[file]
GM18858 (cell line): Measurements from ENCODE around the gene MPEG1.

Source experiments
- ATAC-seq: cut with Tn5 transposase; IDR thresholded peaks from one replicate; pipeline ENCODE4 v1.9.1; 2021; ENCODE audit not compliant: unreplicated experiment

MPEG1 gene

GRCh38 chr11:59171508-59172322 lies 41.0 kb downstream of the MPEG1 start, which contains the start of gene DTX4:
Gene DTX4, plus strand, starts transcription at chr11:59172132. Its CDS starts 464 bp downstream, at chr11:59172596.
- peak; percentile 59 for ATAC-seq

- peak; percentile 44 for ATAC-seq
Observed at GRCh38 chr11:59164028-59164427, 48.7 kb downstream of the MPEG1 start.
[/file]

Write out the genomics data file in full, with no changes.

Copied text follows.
GM18858 (cell line): Measurements from ENCODE around the gene MPEG1.

Source experiments
- ATAC-seq: cut with Tn5 transposase; IDR thresholded peaks from one replicate; pipeline ENCODE4 v1.9.1; 2021; ENCODE audit not compliant: unreplicated experiment

MPEG1 gene

GRCh38 chr11:59171508-59172322 lies 41.0 kb downstream of the MPEG1 start, which contains the start of gene DTX4:
Gene DTX4, plus strand, starts transcription at chr11:59172132. Its CDS starts 464 bp downstream, at chr11:59172596.
- peak; percentile 59 for ATAC-seq

- peak; percentile 44 for ATAC-seq
Observed at GRCh38 chr11:59164028-59164427, 48.7 kb downstream of the MPEG1 start.